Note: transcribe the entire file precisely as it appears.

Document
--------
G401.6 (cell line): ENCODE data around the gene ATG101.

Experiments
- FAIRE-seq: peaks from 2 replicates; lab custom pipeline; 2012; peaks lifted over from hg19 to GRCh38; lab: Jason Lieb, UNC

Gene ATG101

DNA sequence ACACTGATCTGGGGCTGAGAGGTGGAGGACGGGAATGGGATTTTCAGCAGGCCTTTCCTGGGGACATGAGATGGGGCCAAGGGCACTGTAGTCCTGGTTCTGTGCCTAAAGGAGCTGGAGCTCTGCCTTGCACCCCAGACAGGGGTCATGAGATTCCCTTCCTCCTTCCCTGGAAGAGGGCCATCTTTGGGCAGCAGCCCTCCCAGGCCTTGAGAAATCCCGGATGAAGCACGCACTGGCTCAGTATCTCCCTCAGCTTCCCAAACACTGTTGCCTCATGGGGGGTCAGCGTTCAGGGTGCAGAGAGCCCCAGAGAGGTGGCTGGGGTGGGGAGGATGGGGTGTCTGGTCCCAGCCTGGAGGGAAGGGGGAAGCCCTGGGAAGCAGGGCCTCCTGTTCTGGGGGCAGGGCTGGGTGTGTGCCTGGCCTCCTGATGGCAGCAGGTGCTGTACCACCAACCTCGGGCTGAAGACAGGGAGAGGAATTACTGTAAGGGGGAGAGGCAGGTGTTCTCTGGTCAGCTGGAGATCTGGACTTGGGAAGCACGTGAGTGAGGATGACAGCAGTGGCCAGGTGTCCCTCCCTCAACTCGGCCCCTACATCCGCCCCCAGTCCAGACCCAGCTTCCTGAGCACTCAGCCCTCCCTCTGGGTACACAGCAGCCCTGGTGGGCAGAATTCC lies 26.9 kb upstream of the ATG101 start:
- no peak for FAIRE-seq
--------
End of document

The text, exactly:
G401.6 (cell line): ENCODE data around the gene ATG101.

Experiments
- FAIRE-seq: peaks from 2 replicates; lab custom pipeline; 2012; peaks lifted over from hg19 to GRCh38; lab: Jason Lieb, UNC

Gene ATG101

DNA sequence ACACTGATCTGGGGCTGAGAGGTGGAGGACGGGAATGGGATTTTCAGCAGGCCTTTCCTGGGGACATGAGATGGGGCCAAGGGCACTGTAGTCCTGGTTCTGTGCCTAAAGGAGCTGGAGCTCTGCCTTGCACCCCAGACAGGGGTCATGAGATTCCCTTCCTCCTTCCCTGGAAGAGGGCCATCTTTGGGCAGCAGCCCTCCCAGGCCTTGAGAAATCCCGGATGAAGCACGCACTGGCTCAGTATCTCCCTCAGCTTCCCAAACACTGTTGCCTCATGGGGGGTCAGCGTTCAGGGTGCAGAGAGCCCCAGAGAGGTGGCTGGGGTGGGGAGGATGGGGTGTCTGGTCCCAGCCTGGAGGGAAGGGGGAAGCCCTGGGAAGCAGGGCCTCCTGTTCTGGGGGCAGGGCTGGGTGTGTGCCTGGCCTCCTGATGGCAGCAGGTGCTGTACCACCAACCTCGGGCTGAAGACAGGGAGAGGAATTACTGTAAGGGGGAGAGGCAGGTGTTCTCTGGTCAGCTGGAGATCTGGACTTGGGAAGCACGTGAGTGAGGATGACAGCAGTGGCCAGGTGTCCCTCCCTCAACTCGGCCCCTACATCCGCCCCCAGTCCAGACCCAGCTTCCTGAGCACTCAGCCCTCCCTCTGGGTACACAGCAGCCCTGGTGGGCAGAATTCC lies 26.9 kb upstream of the ATG101 start:
- no peak for FAIRE-seq